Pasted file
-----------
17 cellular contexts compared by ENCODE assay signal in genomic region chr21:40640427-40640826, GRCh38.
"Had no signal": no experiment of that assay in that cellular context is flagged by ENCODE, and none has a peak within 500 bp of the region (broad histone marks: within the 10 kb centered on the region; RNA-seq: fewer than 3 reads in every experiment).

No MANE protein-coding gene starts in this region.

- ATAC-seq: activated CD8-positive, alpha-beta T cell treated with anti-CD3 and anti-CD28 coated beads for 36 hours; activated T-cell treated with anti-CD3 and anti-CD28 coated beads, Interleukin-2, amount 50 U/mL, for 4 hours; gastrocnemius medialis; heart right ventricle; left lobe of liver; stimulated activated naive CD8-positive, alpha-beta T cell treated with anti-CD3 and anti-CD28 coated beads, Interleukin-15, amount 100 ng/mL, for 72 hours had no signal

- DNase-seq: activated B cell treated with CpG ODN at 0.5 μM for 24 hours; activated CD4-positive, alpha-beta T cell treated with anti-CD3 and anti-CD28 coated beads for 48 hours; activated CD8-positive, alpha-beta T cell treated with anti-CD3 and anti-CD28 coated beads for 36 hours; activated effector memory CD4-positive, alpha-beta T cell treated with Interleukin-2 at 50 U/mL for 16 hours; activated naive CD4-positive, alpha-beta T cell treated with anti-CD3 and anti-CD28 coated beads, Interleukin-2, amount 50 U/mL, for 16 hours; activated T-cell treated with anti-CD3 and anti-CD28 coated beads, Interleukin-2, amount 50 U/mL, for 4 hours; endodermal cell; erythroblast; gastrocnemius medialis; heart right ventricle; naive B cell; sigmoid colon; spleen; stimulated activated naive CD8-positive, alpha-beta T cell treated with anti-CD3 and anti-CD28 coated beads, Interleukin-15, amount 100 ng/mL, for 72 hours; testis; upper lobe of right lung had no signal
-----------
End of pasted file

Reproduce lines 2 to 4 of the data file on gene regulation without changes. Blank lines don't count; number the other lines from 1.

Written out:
"Had no signal": no experiment of that assay in that cellular context is flagged by ENCODE, and none has a peak within 500 bp of the region (broad histone marks: within the 10 kb centered on the region; RNA-seq: fewer than 3 reads in every experiment).

No MANE protein-coding gene starts in this region.

- ATAC-seq: activated CD8-positive, alpha-beta T cell treated with anti-CD3 and anti-CD28 coated beads for 36 hours; activated T-cell treated with anti-CD3 and anti-CD28 coated beads, Interleukin-2, amount 50 U/mL, for 4 hours; gastrocnemius medialis; heart right ventricle; left lobe of liver; stimulated activated naive CD8-positive, alpha-beta T cell treated with anti-CD3 and anti-CD28 coated beads, Interleukin-15, amount 100 ng/mL, for 72 hours had no signal